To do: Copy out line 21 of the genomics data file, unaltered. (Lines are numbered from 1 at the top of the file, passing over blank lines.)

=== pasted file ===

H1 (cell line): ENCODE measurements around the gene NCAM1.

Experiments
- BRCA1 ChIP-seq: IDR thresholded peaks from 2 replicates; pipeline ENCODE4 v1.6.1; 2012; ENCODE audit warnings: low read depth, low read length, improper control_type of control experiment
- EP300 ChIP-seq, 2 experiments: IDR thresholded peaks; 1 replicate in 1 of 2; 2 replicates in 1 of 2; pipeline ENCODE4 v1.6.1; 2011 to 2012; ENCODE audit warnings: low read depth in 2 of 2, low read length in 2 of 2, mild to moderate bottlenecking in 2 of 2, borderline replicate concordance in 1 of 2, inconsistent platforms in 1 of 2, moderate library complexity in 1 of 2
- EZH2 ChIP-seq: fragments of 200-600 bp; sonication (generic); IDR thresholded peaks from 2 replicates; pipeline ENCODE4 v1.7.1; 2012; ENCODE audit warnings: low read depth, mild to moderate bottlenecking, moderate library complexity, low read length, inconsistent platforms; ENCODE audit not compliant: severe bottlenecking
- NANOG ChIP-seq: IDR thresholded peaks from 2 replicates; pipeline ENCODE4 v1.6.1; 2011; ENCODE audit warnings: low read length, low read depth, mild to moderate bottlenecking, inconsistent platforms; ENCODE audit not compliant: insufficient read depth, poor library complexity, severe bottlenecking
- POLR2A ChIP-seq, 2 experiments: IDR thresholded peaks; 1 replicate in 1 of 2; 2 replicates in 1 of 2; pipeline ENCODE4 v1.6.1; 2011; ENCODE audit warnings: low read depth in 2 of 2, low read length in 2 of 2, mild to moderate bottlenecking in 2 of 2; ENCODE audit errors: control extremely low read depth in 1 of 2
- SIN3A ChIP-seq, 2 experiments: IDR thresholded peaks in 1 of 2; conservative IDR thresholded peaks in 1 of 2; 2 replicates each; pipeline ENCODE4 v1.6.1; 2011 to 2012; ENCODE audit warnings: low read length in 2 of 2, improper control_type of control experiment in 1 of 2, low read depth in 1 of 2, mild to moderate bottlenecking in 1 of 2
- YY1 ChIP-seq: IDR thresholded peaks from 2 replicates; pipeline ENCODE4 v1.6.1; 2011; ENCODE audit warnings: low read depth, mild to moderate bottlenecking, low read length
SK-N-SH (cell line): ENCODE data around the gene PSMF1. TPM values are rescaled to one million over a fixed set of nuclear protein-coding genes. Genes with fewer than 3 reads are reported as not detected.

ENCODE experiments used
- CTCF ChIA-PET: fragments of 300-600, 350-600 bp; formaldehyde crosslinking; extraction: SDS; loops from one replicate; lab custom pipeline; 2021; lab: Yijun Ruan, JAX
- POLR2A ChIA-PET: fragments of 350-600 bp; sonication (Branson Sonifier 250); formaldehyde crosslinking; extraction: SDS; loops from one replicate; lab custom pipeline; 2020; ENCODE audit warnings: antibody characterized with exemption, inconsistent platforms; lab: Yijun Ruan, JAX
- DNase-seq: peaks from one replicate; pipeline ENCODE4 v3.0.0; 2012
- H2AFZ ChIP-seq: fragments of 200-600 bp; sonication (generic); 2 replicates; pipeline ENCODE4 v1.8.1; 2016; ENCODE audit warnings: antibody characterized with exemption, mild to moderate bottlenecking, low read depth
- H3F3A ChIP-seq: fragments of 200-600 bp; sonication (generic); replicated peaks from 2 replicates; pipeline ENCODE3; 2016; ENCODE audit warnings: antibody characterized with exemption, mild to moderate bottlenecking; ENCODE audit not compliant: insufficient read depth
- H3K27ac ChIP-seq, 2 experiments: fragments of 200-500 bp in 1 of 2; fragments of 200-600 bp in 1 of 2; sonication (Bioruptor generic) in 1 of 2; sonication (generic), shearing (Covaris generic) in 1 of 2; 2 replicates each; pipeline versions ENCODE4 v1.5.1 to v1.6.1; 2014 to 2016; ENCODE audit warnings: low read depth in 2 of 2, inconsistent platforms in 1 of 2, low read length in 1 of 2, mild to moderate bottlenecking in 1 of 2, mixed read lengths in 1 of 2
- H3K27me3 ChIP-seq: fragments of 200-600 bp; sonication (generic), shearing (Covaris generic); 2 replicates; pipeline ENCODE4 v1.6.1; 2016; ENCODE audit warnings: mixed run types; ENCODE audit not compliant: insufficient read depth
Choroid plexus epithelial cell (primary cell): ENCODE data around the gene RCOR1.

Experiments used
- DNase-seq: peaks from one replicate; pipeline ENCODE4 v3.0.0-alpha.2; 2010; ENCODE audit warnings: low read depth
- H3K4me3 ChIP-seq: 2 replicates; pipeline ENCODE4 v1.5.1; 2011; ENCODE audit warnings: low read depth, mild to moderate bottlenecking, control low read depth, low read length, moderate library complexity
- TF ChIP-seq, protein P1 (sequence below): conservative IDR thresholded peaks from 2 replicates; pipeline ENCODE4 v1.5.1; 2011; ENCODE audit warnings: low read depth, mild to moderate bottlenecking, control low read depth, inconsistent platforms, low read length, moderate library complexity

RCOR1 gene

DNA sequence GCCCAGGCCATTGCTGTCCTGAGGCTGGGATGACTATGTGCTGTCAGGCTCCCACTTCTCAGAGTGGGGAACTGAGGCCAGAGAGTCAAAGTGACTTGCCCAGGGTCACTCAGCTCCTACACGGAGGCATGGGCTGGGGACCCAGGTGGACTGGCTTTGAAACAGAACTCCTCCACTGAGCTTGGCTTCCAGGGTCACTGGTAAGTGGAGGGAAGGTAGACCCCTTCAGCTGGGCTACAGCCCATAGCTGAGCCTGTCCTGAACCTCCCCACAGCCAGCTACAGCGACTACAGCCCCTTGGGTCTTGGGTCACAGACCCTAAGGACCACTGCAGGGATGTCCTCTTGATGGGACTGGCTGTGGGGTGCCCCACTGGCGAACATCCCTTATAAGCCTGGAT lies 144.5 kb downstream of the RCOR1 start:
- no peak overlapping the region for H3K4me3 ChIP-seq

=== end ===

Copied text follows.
- DNase-seq: peaks from one replicate; pipeline ENCODE4 v3.0.0-alpha.2; 2010; ENCODE audit warnings: low read depth